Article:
Synopsis: Bridget Gregory (Linda Fiorentino) seems to have it all: beauty, intelligence and a marriage to Clay, a wealthy physician (Bill Pullman). But everything isn’t enough for Bridget, who persuades her husband to make dirty deals on prescription drugs and then runs with the profit. Now incognito in a mid-American small town. Bridget draws a naive local, Mike Swale (Peter Berg) into a smoldering affair.
Passion, greed and revenge forge a desperate triangle between the three as Bridget draws her unknowing victims deeper into her deadly web of deceit.
The Last Seduction 9.25
eyelights: Linda Fiorentino, Peter Berg. J.T. Walsh. the unflinching script. the twisted humour.
eyesores: the car crash sequence. the “rape” sequence.
“Anyone check you for a heartbeat recently?”
‘The Last Seduction’ is one of those films that snuck up on me some fifteen years ago. I had heard some whispers that the lead actress was phenomenal in it, and that there was some controversy around not being nominated for her performance, but I didn’t know anything else about it; this was very much the early internet era, so access to info was limited.
But the local library had purchased the laserdisc edition (it had an extensive LD collection, and rentals were free!), and I had bought a player precisely to take advantage of their vast array of Hollywood, indie and international films, as well as their TV series sets. I figured that it was a huge plus over getting a VCR and then having to contend with the limitations of the local video stores.
I took a gamble on ‘The Last Seduction’ and was floored by it: I had never seen a film that featured the villain as a protagonist before, let alone a female villain, let alone an exceedingly strong, willful, intelligent, female character. The closest thing I had found to it was ‘Basic Instinct‘, and its lead was actually Michael Douglas, not Sharon Stone. Here, Linda Fiorentino was the centerpiece.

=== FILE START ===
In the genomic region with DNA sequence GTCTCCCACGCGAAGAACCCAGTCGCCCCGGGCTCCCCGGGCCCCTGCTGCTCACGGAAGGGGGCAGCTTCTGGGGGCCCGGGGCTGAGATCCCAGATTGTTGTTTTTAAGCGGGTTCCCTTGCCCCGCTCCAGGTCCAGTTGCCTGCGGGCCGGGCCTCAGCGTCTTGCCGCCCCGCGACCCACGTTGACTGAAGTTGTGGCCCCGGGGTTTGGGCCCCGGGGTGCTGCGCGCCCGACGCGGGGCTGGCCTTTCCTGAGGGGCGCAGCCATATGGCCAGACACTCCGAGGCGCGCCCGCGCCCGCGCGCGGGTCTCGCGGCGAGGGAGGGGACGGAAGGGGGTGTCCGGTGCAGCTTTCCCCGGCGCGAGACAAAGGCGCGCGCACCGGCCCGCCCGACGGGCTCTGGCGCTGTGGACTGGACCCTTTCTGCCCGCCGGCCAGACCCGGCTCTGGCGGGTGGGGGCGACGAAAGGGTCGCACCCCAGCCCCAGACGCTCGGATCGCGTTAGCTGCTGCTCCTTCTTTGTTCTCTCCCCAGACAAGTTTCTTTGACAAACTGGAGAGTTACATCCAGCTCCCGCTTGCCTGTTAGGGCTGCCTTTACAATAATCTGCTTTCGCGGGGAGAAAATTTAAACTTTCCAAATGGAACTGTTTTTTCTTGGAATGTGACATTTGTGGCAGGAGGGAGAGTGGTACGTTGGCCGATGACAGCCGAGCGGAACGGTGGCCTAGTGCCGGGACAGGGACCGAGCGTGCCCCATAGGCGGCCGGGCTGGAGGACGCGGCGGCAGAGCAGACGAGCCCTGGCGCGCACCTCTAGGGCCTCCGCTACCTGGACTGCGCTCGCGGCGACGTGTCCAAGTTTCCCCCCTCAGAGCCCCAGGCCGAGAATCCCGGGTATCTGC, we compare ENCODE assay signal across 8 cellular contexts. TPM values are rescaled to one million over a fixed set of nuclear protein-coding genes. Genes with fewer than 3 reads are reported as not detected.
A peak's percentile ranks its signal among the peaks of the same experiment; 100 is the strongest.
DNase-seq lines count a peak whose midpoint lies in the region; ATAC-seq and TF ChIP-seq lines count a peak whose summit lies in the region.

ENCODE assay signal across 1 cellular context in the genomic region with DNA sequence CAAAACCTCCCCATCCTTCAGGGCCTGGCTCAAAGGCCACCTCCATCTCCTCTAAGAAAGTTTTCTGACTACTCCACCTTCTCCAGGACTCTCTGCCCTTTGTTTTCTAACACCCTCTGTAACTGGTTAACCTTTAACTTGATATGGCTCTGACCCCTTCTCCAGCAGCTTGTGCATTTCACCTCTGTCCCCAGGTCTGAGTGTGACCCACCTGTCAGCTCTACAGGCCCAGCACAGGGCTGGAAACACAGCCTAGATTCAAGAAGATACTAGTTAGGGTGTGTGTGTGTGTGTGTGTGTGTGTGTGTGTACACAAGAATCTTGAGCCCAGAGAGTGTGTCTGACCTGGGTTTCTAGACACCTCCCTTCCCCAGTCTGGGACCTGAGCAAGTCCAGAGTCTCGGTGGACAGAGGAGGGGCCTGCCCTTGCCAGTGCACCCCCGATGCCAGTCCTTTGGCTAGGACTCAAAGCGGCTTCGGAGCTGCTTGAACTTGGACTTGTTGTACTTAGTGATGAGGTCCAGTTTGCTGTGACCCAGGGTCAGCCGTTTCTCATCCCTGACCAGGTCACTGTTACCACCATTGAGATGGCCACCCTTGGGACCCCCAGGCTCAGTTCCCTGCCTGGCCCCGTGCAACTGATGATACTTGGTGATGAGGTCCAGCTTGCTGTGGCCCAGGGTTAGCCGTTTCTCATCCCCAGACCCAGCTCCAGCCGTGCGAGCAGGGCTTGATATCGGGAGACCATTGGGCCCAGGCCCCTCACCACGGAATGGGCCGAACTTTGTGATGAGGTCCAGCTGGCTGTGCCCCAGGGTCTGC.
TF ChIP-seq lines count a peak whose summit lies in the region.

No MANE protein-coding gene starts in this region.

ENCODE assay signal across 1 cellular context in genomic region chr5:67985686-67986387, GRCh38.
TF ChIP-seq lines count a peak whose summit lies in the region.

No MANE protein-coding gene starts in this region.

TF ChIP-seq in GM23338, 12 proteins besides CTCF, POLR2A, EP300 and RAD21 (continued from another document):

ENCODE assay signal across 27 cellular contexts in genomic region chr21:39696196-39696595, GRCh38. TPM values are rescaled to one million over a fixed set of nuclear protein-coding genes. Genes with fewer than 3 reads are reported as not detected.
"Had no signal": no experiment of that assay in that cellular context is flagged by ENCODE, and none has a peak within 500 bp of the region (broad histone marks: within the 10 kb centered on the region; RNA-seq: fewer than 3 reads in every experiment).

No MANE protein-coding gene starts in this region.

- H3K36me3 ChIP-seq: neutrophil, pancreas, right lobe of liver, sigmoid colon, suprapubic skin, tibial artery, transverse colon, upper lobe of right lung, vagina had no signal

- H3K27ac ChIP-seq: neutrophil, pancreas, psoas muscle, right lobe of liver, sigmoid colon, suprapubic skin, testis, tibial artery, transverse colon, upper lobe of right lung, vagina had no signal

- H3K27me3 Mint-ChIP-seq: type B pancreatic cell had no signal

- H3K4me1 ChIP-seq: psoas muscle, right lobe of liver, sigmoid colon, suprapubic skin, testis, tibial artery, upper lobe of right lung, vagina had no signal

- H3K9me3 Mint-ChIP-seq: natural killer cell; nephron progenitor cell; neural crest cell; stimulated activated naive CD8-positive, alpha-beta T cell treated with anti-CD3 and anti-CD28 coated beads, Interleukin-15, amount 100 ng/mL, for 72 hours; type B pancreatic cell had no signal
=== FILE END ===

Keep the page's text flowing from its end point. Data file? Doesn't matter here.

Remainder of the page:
Oh, and what a centerpiece!
In Fiorentino’s hands, Bridget Gregory was a captivating, tough-as-nails, sexy, selfish, malicious genius. She was loathsome, and yet I couldn’t keep my eyes off of her, breathlessly awaiting her next manoeuvre, her latest ploy. Even her cruelest act somehow managed to circumvent disdain, instead eliciting laughs, astonishment, or even marvel at the sharpness of her mind… and tongue.
Very few actresses could have managed this feat. As written, Bridget is near-irredeemable, a human being of the lowest order, someone you want to bury in the Nevada desert – preferably alive. And yet Fiorentino sunk her teeth into the part so ferociously that she made the character a force of nature, not far removed from Mel Gibson’s turn in ‘Payback’. “Get ready to root for the bad girl!”, she seems to dare.
Frankly, I can’ t imagine anyone else playing Bridget. But she’s not alone; much of the cast is marvelous:
- Peter Berg plays Mike, a man that Bridget meets while passing through a small town, and who ends up being used and abused by her in myriad ways. Mike is a dreamer who seeks escape from his small-time reality and believes he’s found it in Bridget. Berg imbues Mike with just enough naïveté, smarts and moral fiber to make him believable. He’s not entirely loveable, but he’s sympathetic enough that one feels bad for him. What I like is that he’s not just a patsy who’s being used; sometimes he pushes back. It’s just that his longing for another life is his Achilles’ heel – and Bridget knows this all too well.